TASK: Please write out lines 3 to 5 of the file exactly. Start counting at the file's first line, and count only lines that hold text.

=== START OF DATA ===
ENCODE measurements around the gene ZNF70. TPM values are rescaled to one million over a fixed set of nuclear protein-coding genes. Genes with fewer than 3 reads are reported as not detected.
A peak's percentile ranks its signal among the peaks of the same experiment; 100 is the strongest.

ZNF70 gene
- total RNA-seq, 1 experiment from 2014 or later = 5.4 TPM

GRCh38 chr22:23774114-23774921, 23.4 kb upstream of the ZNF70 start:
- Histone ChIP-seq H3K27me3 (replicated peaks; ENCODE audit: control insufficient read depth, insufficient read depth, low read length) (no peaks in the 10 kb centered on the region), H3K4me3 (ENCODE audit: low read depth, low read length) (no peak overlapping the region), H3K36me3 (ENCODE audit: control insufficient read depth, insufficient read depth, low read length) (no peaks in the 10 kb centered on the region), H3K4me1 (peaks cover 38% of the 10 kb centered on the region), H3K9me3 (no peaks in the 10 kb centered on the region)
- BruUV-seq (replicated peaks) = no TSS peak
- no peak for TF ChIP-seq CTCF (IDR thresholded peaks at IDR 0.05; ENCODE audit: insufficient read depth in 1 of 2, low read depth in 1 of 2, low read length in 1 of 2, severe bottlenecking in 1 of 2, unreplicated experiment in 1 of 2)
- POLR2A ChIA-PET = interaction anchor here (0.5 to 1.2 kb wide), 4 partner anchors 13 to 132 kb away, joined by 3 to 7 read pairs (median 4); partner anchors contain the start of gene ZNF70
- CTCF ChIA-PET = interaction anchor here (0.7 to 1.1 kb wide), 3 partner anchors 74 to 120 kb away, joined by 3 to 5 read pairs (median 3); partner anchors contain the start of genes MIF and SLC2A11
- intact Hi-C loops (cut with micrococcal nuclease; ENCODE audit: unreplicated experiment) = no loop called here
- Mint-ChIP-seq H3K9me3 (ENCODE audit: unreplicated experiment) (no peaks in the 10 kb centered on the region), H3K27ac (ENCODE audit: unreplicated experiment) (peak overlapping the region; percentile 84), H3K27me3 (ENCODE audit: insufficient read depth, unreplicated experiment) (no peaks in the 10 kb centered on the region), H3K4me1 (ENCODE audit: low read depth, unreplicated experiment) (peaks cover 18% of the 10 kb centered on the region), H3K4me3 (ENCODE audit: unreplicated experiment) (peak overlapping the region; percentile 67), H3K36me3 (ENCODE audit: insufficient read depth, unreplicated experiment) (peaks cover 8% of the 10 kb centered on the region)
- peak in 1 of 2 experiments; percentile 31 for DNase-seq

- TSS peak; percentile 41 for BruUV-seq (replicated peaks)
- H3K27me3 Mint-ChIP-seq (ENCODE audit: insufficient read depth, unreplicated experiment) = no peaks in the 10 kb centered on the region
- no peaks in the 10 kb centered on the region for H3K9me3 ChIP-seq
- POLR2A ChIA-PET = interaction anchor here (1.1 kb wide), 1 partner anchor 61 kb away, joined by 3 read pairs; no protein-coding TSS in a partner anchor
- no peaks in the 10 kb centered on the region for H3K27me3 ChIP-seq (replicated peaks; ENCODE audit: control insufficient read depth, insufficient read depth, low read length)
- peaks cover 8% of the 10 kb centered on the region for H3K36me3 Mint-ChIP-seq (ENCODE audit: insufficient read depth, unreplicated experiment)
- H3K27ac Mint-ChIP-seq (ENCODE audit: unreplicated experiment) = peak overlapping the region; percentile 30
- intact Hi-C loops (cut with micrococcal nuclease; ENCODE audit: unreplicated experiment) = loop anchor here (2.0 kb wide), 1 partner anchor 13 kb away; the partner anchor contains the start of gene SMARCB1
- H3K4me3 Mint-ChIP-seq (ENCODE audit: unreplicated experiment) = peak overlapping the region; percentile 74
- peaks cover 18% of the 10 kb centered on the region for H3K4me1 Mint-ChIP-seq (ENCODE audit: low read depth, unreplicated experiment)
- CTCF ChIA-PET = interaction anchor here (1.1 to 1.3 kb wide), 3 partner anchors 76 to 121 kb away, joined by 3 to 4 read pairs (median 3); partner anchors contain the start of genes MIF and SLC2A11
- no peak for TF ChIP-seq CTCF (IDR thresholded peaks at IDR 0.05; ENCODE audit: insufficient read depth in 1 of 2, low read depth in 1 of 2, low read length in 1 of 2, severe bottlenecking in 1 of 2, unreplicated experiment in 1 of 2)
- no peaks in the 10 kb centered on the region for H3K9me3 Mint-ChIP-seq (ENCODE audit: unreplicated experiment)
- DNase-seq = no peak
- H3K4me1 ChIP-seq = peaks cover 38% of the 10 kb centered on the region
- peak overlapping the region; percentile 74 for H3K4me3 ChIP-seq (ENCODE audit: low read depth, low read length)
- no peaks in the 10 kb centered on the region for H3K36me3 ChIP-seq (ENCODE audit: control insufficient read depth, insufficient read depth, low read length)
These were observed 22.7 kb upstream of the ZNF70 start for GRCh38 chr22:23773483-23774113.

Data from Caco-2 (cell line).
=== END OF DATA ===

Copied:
ZNF70 gene
- total RNA-seq, 1 experiment from 2014 or later = 5.4 TPM

GRCh38 chr22:23774114-23774921, 23.4 kb upstream of the ZNF70 start: